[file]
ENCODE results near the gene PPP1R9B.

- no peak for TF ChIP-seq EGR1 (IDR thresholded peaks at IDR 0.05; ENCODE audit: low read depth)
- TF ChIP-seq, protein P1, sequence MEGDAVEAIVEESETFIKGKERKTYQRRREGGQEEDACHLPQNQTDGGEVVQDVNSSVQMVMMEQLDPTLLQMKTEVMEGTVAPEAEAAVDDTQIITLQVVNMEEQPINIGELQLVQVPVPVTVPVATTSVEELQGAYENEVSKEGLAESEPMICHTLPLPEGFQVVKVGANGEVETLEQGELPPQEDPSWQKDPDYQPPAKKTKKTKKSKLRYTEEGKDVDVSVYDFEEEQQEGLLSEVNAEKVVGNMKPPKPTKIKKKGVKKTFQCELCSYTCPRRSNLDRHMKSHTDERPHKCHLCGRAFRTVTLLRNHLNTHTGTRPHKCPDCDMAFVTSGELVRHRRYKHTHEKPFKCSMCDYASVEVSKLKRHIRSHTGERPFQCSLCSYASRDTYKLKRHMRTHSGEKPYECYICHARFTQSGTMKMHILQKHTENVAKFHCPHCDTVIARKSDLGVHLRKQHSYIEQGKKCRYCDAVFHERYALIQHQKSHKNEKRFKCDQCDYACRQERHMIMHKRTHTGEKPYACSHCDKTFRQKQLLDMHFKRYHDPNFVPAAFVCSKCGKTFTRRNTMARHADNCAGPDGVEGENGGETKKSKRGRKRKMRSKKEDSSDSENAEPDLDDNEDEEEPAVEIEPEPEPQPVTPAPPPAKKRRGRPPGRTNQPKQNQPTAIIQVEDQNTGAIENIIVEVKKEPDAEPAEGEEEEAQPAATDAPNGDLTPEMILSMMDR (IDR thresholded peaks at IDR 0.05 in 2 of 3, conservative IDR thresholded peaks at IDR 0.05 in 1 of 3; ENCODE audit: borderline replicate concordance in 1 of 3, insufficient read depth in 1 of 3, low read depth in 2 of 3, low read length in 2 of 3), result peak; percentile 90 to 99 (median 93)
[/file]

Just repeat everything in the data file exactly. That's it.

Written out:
ENCODE results near the gene PPP1R9B.

- no peak for TF ChIP-seq EGR1 (IDR thresholded peaks at IDR 0.05; ENCODE audit: low read depth)
- TF ChIP-seq, protein P1, sequence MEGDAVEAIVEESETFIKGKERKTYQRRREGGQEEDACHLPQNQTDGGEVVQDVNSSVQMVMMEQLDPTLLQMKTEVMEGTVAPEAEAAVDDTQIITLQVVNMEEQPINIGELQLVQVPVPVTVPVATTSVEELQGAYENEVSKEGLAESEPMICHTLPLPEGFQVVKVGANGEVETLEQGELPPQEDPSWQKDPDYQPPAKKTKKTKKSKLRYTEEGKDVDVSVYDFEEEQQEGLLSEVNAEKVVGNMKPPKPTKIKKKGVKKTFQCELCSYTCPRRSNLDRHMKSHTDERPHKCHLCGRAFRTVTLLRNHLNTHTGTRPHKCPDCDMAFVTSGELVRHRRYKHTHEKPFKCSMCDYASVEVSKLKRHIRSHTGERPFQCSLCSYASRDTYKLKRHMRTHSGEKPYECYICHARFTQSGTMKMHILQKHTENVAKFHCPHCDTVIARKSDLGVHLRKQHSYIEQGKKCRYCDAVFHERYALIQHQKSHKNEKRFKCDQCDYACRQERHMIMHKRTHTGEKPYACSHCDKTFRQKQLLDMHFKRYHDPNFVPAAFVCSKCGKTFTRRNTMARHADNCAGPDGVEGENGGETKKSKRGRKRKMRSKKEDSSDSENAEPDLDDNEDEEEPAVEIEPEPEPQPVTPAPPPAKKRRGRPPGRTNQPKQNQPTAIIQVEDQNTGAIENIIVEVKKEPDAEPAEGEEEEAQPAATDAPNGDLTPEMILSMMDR (IDR thresholded peaks at IDR 0.05 in 2 of 3, conservative IDR thresholded peaks at IDR 0.05 in 1 of 3; ENCODE audit: borderline replicate concordance in 1 of 3, insufficient read depth in 1 of 3, low read depth in 2 of 3, low read length in 2 of 3), result peak; percentile 90 to 99 (median 93)